Rod Dreher is one of today’s best known commentators on religion. A devout believer in the Eastern Orthodox tradition, Dreher has been on my radar for at least ten years and I make it a point to read everything by him I can find. He understands the radical shifts happening in the modern world and has a sense of urgency about Christianity’s future in America. His voice is important for the church to hear.
Dreher’s “How Dante Can Save Your Life” (2015) is the best devotional book I’ve read in a long time, and his commentary at theamericanconservative.com is must reading for anyone wanting to keep up with the latest religious news. But I’ve especially been waiting for his latest book, “The Benedict Option.” It was finally published last month and I’m plowing through it now chapter by chapter, sometimes line by line, filling the pages with my own comments and responses in red ink as I work through the news he brings from the front lines of the church’s battle with modern culture.
That battle became impossible to ignore with two legal earthquakes in 2015. First, the state of Indiana passed the Religious Freedom Restoration Act in April which guaranteed its citizens the religious rights spelled out in the First Amendment. The hysterical opposition that followed—initially led by the LGTB community but soon joined by a diverse group of influential corporations and organizations—led to the bill being re-written to eliminate the very liberties it had been designed to protect.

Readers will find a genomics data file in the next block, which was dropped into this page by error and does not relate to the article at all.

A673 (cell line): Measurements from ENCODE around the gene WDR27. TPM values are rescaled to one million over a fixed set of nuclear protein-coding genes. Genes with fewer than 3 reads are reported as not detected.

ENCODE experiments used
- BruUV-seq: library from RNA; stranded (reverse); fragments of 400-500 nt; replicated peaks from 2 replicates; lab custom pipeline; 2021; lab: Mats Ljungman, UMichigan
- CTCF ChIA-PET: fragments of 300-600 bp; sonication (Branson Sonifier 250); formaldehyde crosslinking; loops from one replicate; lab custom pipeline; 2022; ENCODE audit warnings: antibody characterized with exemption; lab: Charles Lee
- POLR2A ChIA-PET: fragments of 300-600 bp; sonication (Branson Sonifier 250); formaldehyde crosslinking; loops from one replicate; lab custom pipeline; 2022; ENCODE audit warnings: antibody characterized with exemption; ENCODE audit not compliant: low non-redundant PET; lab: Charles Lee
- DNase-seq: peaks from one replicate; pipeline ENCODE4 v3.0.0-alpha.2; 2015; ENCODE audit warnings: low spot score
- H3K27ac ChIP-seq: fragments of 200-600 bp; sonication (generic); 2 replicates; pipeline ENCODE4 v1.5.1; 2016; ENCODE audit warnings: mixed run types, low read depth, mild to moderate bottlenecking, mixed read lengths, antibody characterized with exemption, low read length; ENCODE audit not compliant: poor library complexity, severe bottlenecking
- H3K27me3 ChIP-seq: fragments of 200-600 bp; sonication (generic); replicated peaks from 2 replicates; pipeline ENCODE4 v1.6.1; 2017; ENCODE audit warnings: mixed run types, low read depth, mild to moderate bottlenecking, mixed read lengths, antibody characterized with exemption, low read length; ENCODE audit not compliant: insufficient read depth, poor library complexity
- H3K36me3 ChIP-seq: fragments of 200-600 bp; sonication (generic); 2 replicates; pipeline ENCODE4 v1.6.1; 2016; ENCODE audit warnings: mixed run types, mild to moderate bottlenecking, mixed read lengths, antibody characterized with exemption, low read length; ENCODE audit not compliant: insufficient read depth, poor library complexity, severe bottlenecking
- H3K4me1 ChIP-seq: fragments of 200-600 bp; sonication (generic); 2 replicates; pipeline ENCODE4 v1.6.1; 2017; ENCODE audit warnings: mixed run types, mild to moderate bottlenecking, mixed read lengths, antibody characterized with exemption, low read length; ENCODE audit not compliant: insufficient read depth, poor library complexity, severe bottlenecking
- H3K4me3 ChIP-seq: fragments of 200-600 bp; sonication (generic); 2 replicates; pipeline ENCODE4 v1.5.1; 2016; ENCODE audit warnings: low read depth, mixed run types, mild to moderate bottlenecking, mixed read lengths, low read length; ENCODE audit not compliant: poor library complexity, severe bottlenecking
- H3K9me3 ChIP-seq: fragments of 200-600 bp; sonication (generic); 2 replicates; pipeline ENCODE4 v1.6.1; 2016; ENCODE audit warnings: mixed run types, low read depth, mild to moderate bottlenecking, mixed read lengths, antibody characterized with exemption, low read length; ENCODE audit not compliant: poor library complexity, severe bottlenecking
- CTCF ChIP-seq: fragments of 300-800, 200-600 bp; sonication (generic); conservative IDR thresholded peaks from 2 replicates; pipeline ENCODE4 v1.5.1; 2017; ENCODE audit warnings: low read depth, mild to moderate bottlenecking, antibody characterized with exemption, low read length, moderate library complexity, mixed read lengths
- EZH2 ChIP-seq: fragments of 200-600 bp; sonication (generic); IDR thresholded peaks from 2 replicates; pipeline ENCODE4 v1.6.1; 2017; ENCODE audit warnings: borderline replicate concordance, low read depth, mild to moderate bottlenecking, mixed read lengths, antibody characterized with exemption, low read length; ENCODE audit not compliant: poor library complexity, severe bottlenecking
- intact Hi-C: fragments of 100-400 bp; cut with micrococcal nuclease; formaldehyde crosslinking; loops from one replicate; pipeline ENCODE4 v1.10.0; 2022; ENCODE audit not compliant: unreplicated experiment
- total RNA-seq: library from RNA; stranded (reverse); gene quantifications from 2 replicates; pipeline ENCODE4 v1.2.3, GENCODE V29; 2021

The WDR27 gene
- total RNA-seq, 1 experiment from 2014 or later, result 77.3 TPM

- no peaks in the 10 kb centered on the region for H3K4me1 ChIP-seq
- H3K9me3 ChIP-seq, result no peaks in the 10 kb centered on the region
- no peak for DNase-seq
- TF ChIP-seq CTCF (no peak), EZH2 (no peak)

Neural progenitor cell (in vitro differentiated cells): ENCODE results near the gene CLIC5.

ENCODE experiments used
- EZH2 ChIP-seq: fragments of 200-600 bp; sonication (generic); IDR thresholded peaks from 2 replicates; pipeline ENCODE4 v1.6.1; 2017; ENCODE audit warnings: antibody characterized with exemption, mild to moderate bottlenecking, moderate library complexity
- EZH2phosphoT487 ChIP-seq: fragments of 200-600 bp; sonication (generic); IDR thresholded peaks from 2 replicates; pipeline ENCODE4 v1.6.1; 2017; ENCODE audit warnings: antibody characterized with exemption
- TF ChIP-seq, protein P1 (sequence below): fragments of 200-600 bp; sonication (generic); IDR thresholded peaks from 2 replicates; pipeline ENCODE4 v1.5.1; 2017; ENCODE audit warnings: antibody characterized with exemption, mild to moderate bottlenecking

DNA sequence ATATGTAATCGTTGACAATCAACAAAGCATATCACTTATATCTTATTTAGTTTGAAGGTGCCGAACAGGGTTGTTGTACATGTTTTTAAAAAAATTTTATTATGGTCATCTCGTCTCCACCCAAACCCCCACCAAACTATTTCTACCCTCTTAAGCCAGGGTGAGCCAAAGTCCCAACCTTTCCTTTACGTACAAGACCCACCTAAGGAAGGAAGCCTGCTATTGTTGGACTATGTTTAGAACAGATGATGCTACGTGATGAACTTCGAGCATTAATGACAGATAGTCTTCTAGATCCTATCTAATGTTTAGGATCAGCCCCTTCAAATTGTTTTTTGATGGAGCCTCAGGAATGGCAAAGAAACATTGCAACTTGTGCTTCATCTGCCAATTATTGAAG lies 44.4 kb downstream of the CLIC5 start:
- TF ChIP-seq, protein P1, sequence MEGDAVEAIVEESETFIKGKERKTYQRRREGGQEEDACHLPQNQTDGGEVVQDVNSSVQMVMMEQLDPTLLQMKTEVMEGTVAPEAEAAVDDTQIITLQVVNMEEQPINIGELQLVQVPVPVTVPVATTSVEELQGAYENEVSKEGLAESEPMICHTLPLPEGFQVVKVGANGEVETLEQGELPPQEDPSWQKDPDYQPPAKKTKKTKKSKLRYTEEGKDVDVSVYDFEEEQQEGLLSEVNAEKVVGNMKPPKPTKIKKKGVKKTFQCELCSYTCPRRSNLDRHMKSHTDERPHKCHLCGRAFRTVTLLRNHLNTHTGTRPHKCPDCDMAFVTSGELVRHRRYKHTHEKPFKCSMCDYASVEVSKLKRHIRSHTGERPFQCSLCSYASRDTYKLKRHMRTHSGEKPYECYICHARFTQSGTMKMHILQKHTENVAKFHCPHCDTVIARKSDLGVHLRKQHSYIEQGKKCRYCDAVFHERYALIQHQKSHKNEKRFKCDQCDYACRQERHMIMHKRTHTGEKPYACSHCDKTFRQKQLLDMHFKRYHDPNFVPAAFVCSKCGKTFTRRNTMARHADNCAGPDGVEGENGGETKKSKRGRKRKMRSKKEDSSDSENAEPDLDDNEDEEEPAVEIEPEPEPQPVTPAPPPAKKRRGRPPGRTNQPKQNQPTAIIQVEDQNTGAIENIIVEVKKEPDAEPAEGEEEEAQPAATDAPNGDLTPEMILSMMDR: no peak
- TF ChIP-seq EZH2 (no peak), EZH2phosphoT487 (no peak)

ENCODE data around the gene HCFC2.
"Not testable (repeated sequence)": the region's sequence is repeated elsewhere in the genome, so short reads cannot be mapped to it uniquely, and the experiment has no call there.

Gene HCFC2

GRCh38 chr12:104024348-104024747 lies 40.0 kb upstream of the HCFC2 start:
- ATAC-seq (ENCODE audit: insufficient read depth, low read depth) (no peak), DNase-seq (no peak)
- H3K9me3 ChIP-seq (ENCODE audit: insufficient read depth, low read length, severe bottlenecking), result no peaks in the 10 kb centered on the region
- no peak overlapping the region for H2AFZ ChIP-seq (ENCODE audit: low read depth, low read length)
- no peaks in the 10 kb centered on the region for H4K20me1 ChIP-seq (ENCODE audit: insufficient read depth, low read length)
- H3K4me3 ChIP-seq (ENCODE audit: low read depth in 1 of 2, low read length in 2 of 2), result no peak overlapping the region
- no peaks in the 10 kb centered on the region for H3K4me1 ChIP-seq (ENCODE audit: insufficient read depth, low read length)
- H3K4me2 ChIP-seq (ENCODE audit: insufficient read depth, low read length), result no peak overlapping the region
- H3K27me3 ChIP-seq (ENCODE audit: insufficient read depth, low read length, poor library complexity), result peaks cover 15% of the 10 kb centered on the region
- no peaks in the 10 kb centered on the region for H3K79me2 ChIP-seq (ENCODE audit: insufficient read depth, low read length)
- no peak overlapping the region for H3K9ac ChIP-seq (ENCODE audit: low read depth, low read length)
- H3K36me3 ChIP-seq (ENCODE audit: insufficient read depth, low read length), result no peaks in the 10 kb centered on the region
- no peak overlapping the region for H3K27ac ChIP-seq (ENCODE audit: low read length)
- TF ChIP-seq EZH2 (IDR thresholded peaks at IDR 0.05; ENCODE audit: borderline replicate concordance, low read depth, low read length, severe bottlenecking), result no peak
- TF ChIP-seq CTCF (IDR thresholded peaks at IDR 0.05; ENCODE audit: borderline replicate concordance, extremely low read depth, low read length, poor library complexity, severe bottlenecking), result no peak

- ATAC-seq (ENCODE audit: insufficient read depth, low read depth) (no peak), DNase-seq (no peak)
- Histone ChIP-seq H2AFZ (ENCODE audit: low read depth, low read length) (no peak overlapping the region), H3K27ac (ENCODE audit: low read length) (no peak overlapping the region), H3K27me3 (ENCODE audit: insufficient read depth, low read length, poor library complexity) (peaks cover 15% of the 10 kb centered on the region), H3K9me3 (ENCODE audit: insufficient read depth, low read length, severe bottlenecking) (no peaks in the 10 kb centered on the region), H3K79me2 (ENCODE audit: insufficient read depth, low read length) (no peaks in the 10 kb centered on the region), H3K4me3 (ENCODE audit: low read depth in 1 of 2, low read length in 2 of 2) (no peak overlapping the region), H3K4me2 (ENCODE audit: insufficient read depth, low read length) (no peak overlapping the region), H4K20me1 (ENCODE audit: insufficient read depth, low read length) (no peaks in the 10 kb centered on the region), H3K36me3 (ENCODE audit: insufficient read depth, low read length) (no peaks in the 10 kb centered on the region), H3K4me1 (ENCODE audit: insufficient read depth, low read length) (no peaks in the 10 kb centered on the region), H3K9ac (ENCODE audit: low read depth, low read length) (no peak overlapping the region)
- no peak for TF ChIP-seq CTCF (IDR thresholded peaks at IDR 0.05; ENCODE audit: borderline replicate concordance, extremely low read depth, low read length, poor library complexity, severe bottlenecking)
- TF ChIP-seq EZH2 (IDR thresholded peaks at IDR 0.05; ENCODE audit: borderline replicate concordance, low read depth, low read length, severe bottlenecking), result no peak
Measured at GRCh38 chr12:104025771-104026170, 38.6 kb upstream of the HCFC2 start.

The second event took place in June, when the United States Supreme Court ruled that same-sex marriage was legal in all fifty states.
Dreher makes the observation that the two events demonstrate the new reality in American life where what he calls Big Government, Big Law, Big Business are working together to enforce a sexual morality at odds with traditional Christianity.
Today, Christians who follow their convictions regarding, especially sexual morality risk of their livelihood and financial stability. Barronelle Stutzman, the elderly florist from Richland, Washington who couldn’t bring herself to provide flowers at a same-sex marriage because of her religious beliefs, was sued by the couple for civil rights violations as well as the state of Washington for discrimination. She lost both cases and now will in all likelihood lose everything she owns. Dreher believes—as do I—that Stutzman’s fate soon will be shared by many faithful Christians and churches across the nation.
Americans cannot stand to contemplate defeat or to accept limits of any kind. But American Christians are going to have to come to terms with the brute fact that we live in a culture, one in which our beliefs make increasingly little sense. We speak a language that the world more and more either cannot hear or finds offensive to its ears.
“The Benedict Option” is Dreher’s response to what he views as a crisis every bit as threatening to the church as the fall of Rome four hundred years after Christ.
Benedict of Nursia was a fifth-century Roman from a wealthy family. When as a young man studying in Rome he witnessed first-hand the imperial city’s moral decay and cultural failure, his Christian conscience wouldn’t allow him to stay. So he fled to the countryside and founded the monastic order known as the Benedictines.